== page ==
In my book, “The Only Guide You’ll Ever Need for the Right Financial Plan,” there’s a detailed discussion on how investors can choose the right asset allocation for them, with the focus being on determining one’s ability (capacity), willingness (tolerance) and need (the rate of return required to achieve a goal) to take risk.
To help with issues surrounding the willingness to take risk, risk tolerance questionnaires have become a very popular. Unfortunately, as Joachim Klement showed in his article, “Investor Risk Profiling: An Overview,” published in the June 2018 CFA Institute Research Foundation brief “Risk Profiling and Tolerance: Insights for the Private Wealth Manager,” the “current standard process of risk profiling through questionnaires is found to be highly unreliable and typically explains less than 15% of the variation in risky assets between investors. The cause is primarily the design of the questionnaires, which focus on socioeconomic variables and hypothetical scenarios to elicit the investor’s behavior.”
He went on to explain that there are three problems questionnaires typically fail to address: Our genetic predisposition affects our willingness to take on financial risks, the people we interact with shape our views, and the circumstances we experience in our lifetimes—in particular, during the period psychologists call the formative years—influence our outlook.
Being aware of biases at least gives us a chance of addressing them, either on our own or with the help of a financial advisor. Michael Pompian provides guidance on behavioral biases in his article, “Risk Profiling Through a Behavioral Finance Lens,” for the aforementioned CFA Institute Research Foundation brief. (Pompian also is the author of the 2012 book “Behavioral Finance and Wealth Management,” which I recommend for both investors and advisors.)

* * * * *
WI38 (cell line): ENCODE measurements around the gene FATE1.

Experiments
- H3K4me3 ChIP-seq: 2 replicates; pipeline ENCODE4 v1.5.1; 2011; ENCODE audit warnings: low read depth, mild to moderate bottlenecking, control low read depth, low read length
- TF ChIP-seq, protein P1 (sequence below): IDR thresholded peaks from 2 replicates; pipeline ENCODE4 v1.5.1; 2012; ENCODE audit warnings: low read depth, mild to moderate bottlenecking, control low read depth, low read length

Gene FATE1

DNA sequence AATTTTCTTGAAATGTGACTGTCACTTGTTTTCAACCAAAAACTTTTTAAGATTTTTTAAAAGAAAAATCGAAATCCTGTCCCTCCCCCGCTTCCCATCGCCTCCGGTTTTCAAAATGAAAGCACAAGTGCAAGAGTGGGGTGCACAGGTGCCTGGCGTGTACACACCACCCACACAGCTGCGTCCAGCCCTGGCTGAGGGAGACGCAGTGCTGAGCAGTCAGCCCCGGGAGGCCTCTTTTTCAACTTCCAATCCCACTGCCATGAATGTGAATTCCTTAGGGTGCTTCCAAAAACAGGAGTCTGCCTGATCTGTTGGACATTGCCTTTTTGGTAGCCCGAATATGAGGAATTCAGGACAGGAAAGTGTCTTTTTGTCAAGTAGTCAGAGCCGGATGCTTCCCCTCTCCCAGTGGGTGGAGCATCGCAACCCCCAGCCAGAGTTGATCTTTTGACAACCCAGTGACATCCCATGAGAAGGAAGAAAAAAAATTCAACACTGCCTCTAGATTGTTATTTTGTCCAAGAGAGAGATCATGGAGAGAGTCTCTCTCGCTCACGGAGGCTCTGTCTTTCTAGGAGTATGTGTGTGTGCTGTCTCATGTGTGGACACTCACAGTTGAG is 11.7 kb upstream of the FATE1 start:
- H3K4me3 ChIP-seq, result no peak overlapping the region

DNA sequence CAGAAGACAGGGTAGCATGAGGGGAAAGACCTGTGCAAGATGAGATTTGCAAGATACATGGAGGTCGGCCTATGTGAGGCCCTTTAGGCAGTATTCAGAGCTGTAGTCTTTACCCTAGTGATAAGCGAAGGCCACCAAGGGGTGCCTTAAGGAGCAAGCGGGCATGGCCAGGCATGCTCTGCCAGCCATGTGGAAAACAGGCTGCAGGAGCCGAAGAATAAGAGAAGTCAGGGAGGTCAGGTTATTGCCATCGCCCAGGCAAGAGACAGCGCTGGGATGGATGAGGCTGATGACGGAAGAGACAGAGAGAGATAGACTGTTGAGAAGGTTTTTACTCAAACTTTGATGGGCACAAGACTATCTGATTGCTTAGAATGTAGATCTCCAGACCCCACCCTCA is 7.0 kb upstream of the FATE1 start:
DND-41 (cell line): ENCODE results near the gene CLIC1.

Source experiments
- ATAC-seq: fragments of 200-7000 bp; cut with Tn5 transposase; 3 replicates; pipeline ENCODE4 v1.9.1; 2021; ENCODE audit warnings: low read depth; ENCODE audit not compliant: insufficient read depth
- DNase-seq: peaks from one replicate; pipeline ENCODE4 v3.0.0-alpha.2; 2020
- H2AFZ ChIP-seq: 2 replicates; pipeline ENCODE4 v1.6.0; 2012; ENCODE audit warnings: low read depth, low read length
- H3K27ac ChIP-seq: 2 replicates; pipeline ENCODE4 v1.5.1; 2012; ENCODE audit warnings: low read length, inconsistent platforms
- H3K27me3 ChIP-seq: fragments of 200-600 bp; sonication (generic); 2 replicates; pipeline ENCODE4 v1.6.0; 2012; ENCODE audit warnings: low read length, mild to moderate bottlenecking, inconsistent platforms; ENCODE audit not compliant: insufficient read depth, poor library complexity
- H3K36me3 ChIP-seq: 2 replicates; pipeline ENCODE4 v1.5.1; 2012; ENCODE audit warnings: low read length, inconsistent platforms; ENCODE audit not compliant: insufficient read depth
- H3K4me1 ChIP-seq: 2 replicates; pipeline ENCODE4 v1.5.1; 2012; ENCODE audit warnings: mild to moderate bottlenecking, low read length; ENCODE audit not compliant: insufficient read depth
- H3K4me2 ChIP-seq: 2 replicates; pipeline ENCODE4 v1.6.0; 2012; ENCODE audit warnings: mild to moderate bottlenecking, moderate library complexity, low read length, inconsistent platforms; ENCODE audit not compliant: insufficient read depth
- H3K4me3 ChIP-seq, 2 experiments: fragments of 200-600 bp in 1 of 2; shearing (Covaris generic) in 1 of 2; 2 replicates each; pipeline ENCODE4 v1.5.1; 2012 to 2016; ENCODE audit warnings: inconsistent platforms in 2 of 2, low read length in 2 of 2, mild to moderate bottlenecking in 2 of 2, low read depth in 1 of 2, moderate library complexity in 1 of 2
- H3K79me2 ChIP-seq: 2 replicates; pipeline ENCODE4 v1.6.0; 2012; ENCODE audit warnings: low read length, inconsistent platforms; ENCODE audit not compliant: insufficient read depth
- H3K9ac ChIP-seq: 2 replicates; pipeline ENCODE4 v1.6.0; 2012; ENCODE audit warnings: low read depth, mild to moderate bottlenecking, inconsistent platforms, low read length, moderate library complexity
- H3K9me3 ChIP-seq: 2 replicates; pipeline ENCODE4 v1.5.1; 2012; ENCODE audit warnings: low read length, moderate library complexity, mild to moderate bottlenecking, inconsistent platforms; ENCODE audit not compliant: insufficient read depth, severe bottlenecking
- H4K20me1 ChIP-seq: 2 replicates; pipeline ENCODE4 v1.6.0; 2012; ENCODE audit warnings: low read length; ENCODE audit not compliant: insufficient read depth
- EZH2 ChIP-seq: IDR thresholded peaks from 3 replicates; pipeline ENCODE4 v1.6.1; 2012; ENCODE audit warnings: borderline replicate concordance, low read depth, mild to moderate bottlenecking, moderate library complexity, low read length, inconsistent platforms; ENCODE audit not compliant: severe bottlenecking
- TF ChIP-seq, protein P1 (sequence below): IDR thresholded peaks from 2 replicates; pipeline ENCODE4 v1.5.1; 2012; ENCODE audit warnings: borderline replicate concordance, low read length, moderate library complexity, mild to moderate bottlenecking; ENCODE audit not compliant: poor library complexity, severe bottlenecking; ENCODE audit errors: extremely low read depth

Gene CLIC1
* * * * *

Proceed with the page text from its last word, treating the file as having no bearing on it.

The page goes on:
In his article, Pompian places biases into two broad categories: cognitive and emotional. Cognitive biases have to do with how people think and result from memory errors or faulty reasoning.
He writes: “There are two types of cognitive biases: belief perseverance and information-processing biases. Belief perseverance biases concern people who have a hard time modifying their beliefs even when faced with information to the contrary. It is a very human reaction to feel mentally uncomfortable when new information contradicts information you hold to be true.”
Emotional biases are the result of reasoning that is influenced by feelings, especially during times of stress.
Pompian then analyzes four different investor types—conservative, moderate, growth and aggressive—and reviews the biases likely to be present with each type.
Their risk tolerance is low and they tend to make emotional errors. Being worriers, they tend to place great emphasis on financial security and preserving wealth, and to obsess over short-term performance. They also are slow to make investment decisions because they are uncomfortable with change and uncertainty. Their behavioral-bias orientation is emotional:
- Loss aversion: Feeling the pain of losses (especially realized losses) more than the pleasure of gains, they tend to hold onto losing investments too long.
- Status quo: They feel safe keeping things the same, even if they are not working optimally.
- Endowment: They assign greater value to an asset they already own than to a prospective purchase.
- Anchoring: They tend to cling to investments, anchoring on a specific price (such as the purchase price, or a historic high).
- Mental accounting: Treating different pockets of assets differently, they tend to use a “bucket” approach instead of evaluating the portfolio as a whole.
Their risk tolerance is moderate and they tend to make cognitive errors. They often do not have their own firm ideas about investing, instead following the lead of their friends and colleagues. They tend to be comfortable with the latest, most popular investments, often without regard to a long-term plan. In addition, they often overestimate their risk tolerance. Their behavioral-bias orientation tends to result in cognitive biases such as:
- Recency: The predisposition to recall and overweight recent events and/or observations and to extrapolate patterns where none may actually exist.
- Hindsight: Belief that investment outcomes were predictable.
- Framing: The tendency to respond to situations differently depending on the context in which a choice is presented (framed). For example, when questions are worded in a “gain frame” (e.g., an investor is asked to suppose an investment goes up), a risk-taking response is more likely. When questions are worded in a “loss frame” (e.g., an investor is asked to suppose an investment goes down), risk-averse behavior is the more likely response.